By Gregg Hoffmann
SPARTA – A group planning a cooperative effort to build an ethanol plant in Sparta is undergoing a feasibility study and could be ready to take the next step by this summer.
David Rundahl, a Coon Valley family farmer, is heading a group of around 10 farmers and businessmen who are looking into a plant.
“It’s going to happen one way or another,” Rundahl said this week. “It’s a good fit for the area. It would be farmer controlled and benefit the community.”
The concept of a cooperative-run ethanol plant in Sparta got a warm reception in March at a public meeting attended by about 300 people in Bangor.
City of Sparta officials have offered 34 acres of free land for the proposed project, just east of the Century Foods International plant, Sparta City Administrator Ken Witt said at that meeting. The plant, which would make ethanol from corn, might employ 35 to 40 people.
Another 50 acres of land are available east of the proposed site if needed for future expansion, Witt told those at the March meeting.
The Sparta plant could produce 40 million gallons of ethanol a year from 15 million bushels of corn, and could cost about $80 million.
Rundahl said farmers around Sparta could provide much of the corn needed. He also said pending legislation at the state level could allow the use of corn from Minnesota.
“There is a lot of corn in the Root River area that could be brought in if Bill 193 is signed,” Rundahl said.
In addition to ethanol, the plant would produce distiller’s grain as a byproduct that would be sold as livestock feed.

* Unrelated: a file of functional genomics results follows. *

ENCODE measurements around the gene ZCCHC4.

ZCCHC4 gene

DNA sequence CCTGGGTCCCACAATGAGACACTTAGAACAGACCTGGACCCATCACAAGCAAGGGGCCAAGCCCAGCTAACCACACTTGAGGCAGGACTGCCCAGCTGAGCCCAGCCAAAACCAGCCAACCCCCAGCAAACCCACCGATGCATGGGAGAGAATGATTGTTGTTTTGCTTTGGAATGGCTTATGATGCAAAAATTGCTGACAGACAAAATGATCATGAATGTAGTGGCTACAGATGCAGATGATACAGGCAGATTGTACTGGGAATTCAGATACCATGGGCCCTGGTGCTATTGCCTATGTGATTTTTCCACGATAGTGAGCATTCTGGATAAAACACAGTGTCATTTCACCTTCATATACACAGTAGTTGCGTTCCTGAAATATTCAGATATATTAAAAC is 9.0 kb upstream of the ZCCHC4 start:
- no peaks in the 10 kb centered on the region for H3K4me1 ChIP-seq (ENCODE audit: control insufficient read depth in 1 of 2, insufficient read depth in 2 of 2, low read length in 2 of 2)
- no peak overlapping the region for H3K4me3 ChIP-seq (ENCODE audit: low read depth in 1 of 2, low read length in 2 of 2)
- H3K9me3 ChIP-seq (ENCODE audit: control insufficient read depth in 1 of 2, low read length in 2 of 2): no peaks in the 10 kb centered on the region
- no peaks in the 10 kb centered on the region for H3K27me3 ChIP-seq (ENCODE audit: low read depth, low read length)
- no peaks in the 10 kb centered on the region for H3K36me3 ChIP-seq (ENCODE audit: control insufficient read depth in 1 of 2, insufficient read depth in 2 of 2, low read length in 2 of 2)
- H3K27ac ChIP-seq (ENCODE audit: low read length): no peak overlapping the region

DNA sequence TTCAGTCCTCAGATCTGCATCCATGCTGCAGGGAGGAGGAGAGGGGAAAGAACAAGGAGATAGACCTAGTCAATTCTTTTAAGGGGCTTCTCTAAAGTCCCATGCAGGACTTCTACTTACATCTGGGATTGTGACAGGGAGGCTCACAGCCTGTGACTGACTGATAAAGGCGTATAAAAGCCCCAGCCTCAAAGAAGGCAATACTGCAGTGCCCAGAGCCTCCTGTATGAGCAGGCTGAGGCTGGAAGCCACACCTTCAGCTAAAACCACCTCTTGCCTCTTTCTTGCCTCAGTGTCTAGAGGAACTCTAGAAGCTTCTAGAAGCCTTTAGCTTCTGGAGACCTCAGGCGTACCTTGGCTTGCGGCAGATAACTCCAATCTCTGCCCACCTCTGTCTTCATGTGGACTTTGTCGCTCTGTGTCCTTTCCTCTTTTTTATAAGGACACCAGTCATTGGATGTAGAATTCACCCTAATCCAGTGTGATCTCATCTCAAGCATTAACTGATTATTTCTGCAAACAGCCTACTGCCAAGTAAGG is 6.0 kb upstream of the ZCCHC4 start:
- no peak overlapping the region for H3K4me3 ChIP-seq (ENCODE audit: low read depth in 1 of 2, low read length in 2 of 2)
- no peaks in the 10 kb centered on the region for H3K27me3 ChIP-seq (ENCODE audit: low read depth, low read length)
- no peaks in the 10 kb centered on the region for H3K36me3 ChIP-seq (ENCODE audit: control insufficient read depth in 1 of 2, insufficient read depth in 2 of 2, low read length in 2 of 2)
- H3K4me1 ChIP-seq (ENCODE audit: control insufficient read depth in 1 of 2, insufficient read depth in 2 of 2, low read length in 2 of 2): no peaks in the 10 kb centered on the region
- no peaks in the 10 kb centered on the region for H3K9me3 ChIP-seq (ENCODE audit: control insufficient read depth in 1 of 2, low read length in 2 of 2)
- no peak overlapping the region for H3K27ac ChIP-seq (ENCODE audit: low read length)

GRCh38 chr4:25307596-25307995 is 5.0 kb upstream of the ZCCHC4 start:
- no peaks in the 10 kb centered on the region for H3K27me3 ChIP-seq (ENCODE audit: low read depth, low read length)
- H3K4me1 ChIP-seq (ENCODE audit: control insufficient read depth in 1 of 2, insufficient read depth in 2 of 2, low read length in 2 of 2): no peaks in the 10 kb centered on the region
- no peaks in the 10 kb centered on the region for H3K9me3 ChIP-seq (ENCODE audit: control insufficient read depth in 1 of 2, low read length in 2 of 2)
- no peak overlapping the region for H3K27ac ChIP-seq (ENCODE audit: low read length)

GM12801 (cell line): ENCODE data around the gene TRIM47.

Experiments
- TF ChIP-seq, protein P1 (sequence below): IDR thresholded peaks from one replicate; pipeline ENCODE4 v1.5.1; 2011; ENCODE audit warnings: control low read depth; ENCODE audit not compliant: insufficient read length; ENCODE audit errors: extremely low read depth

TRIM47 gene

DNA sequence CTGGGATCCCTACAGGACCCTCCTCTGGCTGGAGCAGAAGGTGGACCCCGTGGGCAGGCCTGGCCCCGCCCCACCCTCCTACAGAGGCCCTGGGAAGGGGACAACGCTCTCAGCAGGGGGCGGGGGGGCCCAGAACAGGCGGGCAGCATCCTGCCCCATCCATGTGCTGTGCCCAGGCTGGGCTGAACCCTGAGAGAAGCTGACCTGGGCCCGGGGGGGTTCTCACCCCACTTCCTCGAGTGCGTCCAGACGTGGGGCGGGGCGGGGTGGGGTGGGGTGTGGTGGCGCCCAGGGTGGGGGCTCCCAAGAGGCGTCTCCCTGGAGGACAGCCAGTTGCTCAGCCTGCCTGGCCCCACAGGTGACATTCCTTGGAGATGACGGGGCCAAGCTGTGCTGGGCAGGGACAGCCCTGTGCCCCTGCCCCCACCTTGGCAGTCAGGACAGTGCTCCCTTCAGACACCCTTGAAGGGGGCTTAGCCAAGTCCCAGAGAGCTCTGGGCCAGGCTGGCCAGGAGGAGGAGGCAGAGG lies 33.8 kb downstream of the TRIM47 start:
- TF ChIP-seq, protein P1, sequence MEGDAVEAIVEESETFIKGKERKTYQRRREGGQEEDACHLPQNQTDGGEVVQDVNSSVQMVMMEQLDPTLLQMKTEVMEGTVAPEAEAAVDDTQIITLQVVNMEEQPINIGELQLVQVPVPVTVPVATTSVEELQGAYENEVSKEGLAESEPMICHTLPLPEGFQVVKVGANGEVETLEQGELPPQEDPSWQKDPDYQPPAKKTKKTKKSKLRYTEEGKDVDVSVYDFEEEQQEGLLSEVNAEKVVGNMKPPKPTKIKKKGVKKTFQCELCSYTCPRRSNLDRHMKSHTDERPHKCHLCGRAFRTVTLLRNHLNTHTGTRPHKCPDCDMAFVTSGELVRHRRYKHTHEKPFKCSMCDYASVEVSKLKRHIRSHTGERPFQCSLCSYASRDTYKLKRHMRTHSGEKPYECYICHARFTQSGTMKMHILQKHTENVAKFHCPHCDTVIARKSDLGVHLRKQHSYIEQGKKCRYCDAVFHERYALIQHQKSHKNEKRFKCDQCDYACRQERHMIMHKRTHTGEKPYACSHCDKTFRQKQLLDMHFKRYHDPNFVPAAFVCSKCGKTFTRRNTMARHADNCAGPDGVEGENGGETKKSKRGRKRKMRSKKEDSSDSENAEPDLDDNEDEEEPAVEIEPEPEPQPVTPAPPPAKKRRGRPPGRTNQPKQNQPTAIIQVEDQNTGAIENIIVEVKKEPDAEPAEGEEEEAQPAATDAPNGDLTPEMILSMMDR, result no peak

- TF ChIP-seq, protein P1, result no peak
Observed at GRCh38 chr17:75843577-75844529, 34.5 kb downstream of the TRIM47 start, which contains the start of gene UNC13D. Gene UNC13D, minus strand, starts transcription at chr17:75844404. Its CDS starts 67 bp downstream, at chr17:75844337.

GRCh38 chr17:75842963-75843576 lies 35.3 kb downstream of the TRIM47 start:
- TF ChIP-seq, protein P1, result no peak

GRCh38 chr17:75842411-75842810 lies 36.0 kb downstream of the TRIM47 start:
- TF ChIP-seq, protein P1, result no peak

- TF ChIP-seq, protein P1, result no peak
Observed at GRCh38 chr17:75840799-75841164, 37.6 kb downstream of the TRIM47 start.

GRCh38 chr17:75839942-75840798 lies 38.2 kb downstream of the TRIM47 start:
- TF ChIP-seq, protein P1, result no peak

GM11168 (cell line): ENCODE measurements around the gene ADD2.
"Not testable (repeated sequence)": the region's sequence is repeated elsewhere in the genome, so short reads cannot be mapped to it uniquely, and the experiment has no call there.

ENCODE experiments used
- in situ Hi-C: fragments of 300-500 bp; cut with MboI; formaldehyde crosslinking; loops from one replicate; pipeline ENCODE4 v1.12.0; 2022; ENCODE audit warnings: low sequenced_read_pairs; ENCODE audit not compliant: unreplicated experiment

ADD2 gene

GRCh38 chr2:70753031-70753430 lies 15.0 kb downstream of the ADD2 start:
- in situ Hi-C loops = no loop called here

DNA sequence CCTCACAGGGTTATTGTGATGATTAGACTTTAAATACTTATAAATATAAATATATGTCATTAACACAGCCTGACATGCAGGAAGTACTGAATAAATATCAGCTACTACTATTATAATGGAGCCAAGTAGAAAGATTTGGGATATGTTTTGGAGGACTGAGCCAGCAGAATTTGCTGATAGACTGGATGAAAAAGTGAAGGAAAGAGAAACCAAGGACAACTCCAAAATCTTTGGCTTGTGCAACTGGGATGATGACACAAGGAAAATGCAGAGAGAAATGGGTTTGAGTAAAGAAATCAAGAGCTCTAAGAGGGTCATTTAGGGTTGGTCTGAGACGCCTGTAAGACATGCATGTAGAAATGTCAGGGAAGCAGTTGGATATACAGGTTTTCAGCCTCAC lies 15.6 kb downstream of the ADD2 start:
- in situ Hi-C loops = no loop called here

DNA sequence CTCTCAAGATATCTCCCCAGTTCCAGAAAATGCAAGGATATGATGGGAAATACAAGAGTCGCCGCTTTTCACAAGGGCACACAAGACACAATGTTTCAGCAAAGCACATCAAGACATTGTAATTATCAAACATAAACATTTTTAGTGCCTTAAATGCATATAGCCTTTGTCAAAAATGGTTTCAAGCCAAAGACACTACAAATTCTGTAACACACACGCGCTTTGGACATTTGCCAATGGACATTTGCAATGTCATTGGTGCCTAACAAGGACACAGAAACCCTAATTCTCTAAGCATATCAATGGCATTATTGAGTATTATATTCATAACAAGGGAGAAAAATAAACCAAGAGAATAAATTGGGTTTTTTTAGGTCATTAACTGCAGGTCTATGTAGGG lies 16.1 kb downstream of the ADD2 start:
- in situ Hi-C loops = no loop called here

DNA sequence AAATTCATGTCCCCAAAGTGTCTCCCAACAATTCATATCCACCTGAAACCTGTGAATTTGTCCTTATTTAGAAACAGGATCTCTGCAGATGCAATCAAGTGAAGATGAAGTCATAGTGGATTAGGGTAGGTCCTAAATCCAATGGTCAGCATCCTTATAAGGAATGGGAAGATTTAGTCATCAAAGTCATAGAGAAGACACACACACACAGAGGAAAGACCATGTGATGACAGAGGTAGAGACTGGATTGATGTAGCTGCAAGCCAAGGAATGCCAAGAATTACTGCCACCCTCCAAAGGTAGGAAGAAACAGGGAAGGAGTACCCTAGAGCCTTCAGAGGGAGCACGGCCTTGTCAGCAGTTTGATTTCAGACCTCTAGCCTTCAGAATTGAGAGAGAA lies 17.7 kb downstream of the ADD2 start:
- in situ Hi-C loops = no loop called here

Some concerns have been expressed about odors from the plant. Witt said the site is on the city’s far east side, so prevailing winds would blow any odors away, and that the latest in technology to control odors would be used in the plant.
Ray Dreger, secretary/treasurer of the new Western Wisconsin Renewable Energy Cooperative, and Jim Faust, Dunn County Extension agriculture agent, briefed the audience at the March meeting on the co-op’s ethanol plant under construction near Boyceville. That project is expected to increase local corn prices by 5 to 7 cents a bushel, Dreger said. Farmers who belong to the new co-op also will be paid dividends.
Another ethanol plant also has been discussed for the Necedah area, but details of that effort have not been released. A plant in Winona, Minnesota, is in planning stages.
“Interest is growing because of the cost of fuel,” Rundahl said. “Wisconsin is behind Minnesota and other states. We need to do some catching up.
“Corn is gold now. We can open up new markets for it. We want to do it right and make sure farmers in our area benefit from it. We think this is a good way to go.”